What is Action Research?
Professional learning through practice is the simplest way to define action research. Often used in the educational setting, practitioners use investigation and analysis to solve practical problems that intersect student achievement, professional practice, and non-cognitive barriers, evaluating solutions in real time when researching through action. Traditional research is founded in theory and ideal scenarios rarely experienced in conventional classrooms.
While the significance of informational research remains, a more practical methodology for educators includes the implementation of practices within your own classroom, determining the effectiveness of intentionally identified strategies, operating within your own boundaries, daily barriers intact. Action Research removes the ideation of “this could never happen in my classroom with these students.” This approach to research gives educators the permission to fail forward through trial and adjustment — no errors, just shifts to best meet the needs of hungry students.
Types of Action Research
Action research is not a one-size-fits-all approach. Depending on who is doing the work determines the type of research.
- Individual action research
- Team action research
- Schoolwide action research
Individual Action Research
As a teacher, there are times when you run across a strategy or feel like you need to try something different for a student because nothing is working. In individual teacher research, only a single teacher within her own classroom is involved. Educational practitioners are in a unique situation because our “clients” are different from every other profession due to age and stages of development; however, we are striving for every student to reach a certain performance level. The task can be maddening, so we find ourselves intricately studying the solutions that have evidence solidifying their success for populations that are similar to those we are facing. Since every child and classroom is varied, teachers will employ new tactics and study their effectiveness.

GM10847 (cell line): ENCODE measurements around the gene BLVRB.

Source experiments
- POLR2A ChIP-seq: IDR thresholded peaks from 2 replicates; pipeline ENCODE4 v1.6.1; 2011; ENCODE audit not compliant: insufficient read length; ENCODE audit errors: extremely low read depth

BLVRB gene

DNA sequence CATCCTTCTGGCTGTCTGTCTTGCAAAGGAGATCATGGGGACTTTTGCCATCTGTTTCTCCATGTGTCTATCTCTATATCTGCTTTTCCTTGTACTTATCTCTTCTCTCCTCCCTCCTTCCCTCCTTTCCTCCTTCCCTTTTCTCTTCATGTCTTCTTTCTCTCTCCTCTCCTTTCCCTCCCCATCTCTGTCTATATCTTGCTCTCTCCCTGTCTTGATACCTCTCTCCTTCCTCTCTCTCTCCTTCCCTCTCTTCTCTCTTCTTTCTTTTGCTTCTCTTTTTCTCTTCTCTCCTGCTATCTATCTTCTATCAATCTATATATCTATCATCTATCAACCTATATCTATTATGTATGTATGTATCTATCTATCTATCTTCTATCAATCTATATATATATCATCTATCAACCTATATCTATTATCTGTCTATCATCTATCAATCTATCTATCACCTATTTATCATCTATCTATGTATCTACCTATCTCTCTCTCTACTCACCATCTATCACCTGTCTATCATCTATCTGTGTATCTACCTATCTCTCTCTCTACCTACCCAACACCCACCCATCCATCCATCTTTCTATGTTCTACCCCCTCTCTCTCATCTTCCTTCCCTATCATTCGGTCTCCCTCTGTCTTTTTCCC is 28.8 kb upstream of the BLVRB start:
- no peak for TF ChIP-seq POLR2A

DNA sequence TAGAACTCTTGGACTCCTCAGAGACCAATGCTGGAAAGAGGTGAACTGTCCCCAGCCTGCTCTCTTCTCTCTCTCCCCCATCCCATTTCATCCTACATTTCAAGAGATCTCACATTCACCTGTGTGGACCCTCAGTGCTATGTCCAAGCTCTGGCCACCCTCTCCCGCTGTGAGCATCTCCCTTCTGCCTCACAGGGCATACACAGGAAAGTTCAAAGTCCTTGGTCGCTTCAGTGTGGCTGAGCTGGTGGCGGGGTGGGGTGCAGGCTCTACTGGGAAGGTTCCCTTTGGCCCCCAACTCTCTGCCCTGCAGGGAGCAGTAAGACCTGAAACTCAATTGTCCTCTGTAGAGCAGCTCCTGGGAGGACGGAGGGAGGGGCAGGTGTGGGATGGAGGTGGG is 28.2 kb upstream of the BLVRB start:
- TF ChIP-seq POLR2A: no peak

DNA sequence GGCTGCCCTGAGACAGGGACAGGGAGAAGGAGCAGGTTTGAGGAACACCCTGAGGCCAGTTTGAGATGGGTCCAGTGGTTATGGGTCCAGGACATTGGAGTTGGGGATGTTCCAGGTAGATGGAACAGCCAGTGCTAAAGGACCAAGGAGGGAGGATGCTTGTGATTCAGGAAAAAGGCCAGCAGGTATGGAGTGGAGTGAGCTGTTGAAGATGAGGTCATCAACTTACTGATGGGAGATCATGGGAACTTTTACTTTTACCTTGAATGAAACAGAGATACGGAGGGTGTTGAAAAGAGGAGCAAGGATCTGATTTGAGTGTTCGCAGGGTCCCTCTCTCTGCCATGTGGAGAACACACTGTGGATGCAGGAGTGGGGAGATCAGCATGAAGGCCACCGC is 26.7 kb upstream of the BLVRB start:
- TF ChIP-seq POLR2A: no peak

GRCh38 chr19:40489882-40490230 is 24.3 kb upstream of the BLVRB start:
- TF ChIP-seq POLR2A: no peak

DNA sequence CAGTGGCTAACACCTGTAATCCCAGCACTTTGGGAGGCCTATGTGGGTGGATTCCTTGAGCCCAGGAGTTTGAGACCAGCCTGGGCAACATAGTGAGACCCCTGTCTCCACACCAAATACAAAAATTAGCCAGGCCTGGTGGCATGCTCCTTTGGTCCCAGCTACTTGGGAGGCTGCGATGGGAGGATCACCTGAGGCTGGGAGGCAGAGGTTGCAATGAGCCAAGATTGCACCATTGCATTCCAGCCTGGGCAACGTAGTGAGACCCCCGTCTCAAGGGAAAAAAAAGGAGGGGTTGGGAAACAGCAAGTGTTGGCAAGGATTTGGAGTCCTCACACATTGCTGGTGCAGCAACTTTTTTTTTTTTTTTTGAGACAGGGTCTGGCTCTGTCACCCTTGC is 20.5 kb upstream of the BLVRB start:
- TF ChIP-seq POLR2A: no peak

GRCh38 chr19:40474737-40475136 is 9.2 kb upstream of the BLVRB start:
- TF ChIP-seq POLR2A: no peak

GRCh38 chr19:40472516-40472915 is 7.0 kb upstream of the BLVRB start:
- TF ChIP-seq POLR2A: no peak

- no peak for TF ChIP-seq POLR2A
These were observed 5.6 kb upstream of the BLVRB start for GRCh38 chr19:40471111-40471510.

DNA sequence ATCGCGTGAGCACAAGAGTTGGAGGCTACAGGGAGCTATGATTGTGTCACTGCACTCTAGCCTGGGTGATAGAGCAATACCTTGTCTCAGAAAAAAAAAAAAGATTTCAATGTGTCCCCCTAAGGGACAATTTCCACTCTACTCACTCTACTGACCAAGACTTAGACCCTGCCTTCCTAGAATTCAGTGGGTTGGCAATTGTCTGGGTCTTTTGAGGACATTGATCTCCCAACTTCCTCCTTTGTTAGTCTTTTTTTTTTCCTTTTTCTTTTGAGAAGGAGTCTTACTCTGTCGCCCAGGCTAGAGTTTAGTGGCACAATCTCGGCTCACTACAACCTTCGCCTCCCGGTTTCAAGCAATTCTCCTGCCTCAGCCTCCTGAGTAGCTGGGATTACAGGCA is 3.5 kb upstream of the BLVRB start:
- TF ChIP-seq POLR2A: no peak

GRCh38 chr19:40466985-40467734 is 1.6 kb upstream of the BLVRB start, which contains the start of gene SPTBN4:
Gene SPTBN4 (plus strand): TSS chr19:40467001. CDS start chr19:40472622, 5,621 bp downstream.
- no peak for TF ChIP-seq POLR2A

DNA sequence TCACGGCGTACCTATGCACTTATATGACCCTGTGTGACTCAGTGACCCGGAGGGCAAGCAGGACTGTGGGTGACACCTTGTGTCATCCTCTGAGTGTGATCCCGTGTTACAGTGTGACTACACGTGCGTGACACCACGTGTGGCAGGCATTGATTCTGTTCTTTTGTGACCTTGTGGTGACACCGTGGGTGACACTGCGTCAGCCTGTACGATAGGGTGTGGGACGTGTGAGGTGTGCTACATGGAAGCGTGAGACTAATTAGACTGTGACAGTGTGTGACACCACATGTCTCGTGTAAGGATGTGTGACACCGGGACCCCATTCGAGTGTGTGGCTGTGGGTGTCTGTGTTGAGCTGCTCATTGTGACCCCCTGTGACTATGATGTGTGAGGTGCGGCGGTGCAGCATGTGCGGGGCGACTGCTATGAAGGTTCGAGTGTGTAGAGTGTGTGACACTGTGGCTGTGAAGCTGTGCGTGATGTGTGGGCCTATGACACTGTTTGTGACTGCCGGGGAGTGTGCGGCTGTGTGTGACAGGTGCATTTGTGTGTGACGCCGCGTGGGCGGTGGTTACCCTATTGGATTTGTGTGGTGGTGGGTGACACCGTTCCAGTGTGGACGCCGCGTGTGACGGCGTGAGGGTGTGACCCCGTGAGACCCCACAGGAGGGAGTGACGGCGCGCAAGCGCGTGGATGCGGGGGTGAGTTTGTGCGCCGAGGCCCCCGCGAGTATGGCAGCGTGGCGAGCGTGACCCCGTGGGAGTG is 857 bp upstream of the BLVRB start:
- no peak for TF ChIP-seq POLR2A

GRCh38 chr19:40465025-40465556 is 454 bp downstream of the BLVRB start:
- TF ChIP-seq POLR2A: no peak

Individual Action Research in Practice
My second-grade students enter my classroom after break, and I can tell that we are not responsive to the behavioral expectations like before. Like all teachers do, I was reading about a new approach to behavior management on my time off and I found that Class Dojo motivates students to make the right choices through positive rewards. When my students come back, I set up the system for my students. We talk about how they will be able to shop in the Class Dojo store with the points they earn. Then the implementation begins. All of a sudden, John is not slamming his locker door, there are no loud voices in the hallway, transitions are a blip in the wind, and reading logs are being submitted on time because everyone wants to earn the dojo points. I have found a strategy that works for my students. This information satisfies my need as a teacher and my students are successful due to having a well-managed learning environment.
Team Action Research
There are times when a teacher needs more than just herself. She and a partner or another paraprofessional may take on a problem that she is experiencing in her classroom. Like in the individual action research, this still affects the school at a classroom level; however, there may be multiple educators involved. External agencies may be involved and serve as experts in certain areas of implementation. As the research team analyzes results, there are usually opportunities for them to share their learning beyond the local agency.